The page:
2. in the Command Prompt, cd into net\data\ssl\certificates in the source tree, and run the root_ca_cert.crt file
  3. in the "Open File - Security Warning" dialog, click OK
  4. in the Certificate dialog, click Install Certificate
  5. In the Certificate Import Wizard, click Next
  6. select the option "Place all certificates in the following store"
  7. click Browse.., check the "Shown physical stores" box, expand "Trusted Root Certification Authorities", select "Local Computer", click OK
  8. verify that the "Certificate store" field says "Trusted Root Certification Authorities\Local Computer"
  9. click Next and Finish

How to run on a VM / test machine

Before anything else, be aware that running a component=shared_library build on another machine is a tricky affair. If you don't want to worry about getting the right version of the CRT on your test machine (hint: if you don't know what the CRT is, follow the advice to come after the close parens right here:), it's much simpler to use the component=static_library build.

Running some of Chrome Frame's tests from a different location than the build folder in the source tree can be annoying. For example, like Chrome's net tests, CF's net tests makes a number of assumptions about the directory structure it lives in. To ease running on a VM, the indomitable joi@ put together a poor man's trybot script that copies all the needed files to a given directory. Running this script from a mounted share that contains your build output directory on a VM is a common use case.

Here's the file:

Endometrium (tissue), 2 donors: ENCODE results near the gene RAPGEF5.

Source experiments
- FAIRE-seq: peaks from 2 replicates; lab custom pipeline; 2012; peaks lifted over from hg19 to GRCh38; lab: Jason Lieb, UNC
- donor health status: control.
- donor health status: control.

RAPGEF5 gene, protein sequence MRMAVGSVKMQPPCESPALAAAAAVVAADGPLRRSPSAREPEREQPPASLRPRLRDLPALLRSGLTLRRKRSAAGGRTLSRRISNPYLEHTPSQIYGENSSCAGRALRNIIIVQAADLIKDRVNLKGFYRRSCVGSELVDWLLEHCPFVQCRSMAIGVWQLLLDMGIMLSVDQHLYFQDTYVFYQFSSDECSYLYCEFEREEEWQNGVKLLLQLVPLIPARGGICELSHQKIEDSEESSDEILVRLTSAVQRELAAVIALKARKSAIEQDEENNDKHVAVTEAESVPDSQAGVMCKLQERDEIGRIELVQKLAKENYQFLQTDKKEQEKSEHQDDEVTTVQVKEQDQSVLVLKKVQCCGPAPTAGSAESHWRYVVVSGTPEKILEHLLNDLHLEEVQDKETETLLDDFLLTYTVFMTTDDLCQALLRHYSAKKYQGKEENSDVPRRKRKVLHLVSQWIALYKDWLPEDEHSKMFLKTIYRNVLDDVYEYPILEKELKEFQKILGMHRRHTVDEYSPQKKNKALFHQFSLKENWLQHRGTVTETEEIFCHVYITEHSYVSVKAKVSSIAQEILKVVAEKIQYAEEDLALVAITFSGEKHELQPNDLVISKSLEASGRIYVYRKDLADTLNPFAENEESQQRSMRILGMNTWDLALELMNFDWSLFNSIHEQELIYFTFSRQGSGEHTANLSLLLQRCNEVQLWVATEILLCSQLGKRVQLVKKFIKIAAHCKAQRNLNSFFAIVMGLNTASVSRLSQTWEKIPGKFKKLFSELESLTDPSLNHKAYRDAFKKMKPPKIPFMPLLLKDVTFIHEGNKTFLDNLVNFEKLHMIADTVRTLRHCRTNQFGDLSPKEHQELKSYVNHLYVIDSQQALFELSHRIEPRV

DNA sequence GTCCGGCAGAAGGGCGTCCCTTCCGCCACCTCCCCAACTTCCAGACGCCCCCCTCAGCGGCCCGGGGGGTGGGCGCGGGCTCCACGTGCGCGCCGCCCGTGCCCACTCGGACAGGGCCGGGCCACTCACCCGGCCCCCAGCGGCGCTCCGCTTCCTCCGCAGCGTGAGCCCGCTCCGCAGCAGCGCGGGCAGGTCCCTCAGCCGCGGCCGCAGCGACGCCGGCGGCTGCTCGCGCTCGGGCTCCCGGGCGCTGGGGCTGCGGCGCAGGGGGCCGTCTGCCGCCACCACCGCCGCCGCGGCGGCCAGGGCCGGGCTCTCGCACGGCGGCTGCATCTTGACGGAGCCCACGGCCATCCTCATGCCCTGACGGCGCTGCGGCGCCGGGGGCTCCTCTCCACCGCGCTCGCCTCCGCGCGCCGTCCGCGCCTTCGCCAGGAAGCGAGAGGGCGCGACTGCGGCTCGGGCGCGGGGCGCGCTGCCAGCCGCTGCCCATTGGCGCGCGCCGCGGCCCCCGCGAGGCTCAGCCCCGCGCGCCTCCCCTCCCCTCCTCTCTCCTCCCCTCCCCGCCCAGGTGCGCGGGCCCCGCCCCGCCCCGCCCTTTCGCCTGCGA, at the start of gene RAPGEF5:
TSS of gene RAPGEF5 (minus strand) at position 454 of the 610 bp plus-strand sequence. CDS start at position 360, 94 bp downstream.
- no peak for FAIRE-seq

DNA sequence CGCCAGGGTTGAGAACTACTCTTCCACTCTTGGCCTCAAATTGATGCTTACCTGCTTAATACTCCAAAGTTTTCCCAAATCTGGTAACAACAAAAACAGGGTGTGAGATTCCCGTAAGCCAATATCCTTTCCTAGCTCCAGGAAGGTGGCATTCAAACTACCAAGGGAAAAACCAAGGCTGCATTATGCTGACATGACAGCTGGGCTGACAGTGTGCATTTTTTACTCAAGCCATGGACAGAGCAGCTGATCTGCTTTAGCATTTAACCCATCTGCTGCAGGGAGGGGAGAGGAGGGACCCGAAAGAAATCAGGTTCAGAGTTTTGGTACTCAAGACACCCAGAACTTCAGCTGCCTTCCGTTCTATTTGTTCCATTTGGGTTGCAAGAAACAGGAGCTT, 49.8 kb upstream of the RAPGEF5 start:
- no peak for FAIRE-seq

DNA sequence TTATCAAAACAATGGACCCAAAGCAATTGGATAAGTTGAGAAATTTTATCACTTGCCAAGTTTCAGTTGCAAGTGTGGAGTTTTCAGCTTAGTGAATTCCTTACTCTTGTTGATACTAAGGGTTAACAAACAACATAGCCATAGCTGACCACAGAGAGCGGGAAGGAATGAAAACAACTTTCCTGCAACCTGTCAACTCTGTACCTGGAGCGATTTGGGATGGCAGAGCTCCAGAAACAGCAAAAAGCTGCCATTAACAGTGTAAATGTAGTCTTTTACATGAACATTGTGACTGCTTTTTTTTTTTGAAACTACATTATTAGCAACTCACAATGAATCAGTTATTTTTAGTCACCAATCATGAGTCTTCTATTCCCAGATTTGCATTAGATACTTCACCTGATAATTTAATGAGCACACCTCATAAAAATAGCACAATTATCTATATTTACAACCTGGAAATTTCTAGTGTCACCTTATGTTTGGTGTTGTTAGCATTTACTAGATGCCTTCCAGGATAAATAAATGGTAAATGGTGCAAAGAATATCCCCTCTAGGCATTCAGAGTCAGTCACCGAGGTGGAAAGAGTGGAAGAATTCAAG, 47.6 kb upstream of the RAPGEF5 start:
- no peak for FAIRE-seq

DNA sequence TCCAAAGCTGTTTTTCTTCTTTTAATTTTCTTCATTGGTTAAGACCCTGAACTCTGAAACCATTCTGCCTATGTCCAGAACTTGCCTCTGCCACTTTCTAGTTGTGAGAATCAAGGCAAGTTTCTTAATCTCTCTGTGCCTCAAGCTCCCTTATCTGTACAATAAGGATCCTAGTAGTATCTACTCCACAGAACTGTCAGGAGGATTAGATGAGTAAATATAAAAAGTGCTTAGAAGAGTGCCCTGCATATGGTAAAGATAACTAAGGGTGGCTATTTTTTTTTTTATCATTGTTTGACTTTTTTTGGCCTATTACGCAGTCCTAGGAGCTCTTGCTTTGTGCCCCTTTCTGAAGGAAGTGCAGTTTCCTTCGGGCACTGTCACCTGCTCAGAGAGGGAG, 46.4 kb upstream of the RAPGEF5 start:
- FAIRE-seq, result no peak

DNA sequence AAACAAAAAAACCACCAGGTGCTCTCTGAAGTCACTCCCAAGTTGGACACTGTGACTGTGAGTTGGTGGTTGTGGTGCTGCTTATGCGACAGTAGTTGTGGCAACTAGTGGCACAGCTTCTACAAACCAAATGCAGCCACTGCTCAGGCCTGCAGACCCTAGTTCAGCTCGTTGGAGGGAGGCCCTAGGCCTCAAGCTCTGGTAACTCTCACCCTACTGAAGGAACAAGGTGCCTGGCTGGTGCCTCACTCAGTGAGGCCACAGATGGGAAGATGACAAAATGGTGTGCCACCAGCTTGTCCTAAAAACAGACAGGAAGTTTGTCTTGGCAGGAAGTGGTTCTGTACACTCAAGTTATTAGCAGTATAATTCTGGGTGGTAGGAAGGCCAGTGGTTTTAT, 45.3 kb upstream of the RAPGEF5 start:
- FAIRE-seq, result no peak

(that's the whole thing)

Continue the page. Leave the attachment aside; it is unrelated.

The script can be found at src/chrome_frame/test/poor_mans_trybot.bat. Sample use case from a virtual PC vm:

Using poor_mans_trybot.bat

net use D: \\tsclient\D\src\chromium
cd D:
src\chrome_frame\test\poor_mans_trybot.bat Debug

In addition, if you build a version of Chrome Frame that dynamically links the MSVCRT (aka the component build) then you may get a SxS error. SxS errors are really annoying to work around. You can work around them by:

  1. creating a folder named  Microsoft.VC90.DebugCRT next to the location of your test executables. If you used the poor man's trybot script from above, this will be c:\trybot\build\Debug. 
  2. Create a file named Microsoft.VC90.DebugCRT.manifest in this directory with the following contents:

Microsoft.VC90.DebugCRT.manifest contents

<?xml version="1.0" encoding="UTF-8" standalone="yes"?>
<assembly xmlns="urn:schemas-microsoft-com:asm.v1" manifestVersion="1.0">
    <assemblyIdentity type="win32" name="Microsoft.VC90.DebugCRT" version="<VERSION>" processorArchitecture="x86"></assemblyIdentity>
    <file name="msvcr90d.dll"></file>
    <file name="msvcp90d.dll"></file>
    <file name="msvcm90d.dll"></file>

where <VERSION> is the version number of the MSVCRT you linked against. Note that this may be different from the one included with your copy of MSVC, as many of these can live on a Windows system. To figure out which version your app expects, you can check the Application log in the Event Viewer (type "Event Viewer in the Win7 start menu) to discover the missing version. Then you have to go and find that version on your system and copy the three DLLs listed above into the Microsoft.VC90.DebugCRT directory.